‘Fiscal responsibility’ and the Ogle sheriff

Michael Harn promised “fiscal responsibility” while campaigning for Ogle County sheriff in 2010. Some of his spending decisions since taking office seem out of step with that pledge. The Ogle County Board must exert more stringent oversight.

As a candidate for the Republican nomination for Ogle County sheriff, Michael Harn wrote these words in a column to Sauk Valley Media in January 2010: “Fiscal responsibility is a necessity today for everyone. The sheriff should not be exempt from being held to the same standards.”

We agree with those words of Mr. Harn, who went on to defeat incumbent Sheriff Greg Beitel and take office in December 2010.

Thus, we are troubled by certain spending decisions made by Harn since he became sheriff.

Credit card receipts and other Ogle County financial documents, which were obtained by Sauk Valley Media through a Freedom of Information Act request, show a pattern of spending that certainly seems out of step with the fiscal responsibility promised by Harn.

The creation by the Ogle County Board in October 2011 of a new revenue source – a $350 fee charged to drivers whose vehicles must be towed, with the money designated to an off-budget Administrative Tow Fund – and spending decisions made by Harn regarding that money also seem out of step with Harn’s pledge of fiscal responsibility.

Credit cards issued to the sheriff’s department were used to pay for more than $7,500 in restaurant meals in 2011, 2012, and the first 5 months of 2013. Of that amount, about $5,300 was spent at Breakers Saloon and Eatery, a block from the Ogle County Jail. Harn defends the Breakers spending, saying it involved lunchtime training sessions.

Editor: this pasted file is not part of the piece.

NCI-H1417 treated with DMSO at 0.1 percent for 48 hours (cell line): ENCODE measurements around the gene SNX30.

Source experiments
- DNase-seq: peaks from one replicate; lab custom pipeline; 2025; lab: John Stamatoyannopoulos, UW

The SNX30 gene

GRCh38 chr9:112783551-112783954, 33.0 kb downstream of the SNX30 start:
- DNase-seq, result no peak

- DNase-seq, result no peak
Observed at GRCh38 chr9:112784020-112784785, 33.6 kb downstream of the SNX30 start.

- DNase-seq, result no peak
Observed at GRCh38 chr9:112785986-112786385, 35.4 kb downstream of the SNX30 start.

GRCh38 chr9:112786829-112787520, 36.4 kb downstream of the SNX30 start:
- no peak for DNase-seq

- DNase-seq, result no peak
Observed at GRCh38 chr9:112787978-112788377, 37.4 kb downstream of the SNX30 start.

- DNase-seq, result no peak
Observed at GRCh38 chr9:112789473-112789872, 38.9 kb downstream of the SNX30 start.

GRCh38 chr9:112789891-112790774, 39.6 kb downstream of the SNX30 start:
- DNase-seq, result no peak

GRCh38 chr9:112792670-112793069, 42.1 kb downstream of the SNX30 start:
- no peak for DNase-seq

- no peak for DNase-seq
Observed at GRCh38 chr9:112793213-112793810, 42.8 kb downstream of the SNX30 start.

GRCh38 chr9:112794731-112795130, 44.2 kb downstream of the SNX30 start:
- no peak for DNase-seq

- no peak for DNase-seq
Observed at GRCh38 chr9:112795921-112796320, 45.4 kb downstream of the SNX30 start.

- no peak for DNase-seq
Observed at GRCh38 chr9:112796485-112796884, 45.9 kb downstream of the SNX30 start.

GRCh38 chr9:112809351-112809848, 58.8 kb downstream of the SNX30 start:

Then there were clothing purchases made by Harn, charged to the county, for Lucky Brand jeans, Under Armour polo shirts, Harley-Davidson clothing and gear, plus Men’s Wearhouse suits, shirts, ties, pants and shoes for Harn and a detective. Added together, it’s an additional $3,452 charged to taxpayers.

Harn spent money for OnStar ($347) and Sirius XM Radio ($414) and charged it to the county.

And while he was in Springfield for a conference in March 2012, he charged a $66.19 Hooters restaurant bill to the county.

Ten months after Harn become sheriff, the Ogle County Board approved creation of the aforementioned Administrative Tow Fund, with the money to be used “at the discretion of the sheriff.” This fund, by the way, is not reported on the county’s annual budget.

Harn decided to spend $22,947 of that money on a 2013 Dodge Ram 1500 pickup truck. He spent $5,437 for 1,500 “foldable Frisbees,” 1,500 plastic bags and 1,000 coloring books to hand out at the fair and other events. He paid $4,000 to Bob Coine to run the department’s Facebook page. He spent $170 for flowers for Secretaries Day.

Harn’s credit card spending had not been questioned until earlier this year. Two new County Board members, John O’Brien and Dick Petrizzo, became curious about the lunch spending and started asking questions about it.

Harn’s credit card spending slowed significantly after a spring meeting with County Board Chairman Kim Gouker, which coincided with revelations in Dixon of questionable credit card spending by then-City Engineer Shawn Ortgiesen, who resigned and repaid thousands of dollars in personal expenditures charged to the city.

We applaud newcomers O’Brien and Petrizzo for asking the questions that other County Board members should have asked a long time ago.

We encourage Gouker to continue with his quest to place off-budget county funds, such as the Administrative Tow Fund, on the budget to ensure greater scrutiny.

The Ogle County Board must exert greater oversight on all county spending, as well as advise Sheriff Harn, who makes $87,000 a year, whether it is appropriate to charge the county for jeans, polo shirts, and a meal at Hooters.

At $3.5 million, the Sheriff’s Department’s annual budget is the county’s largest. Harn promised fiscal responsibility. The County Board must hold him to that pledge.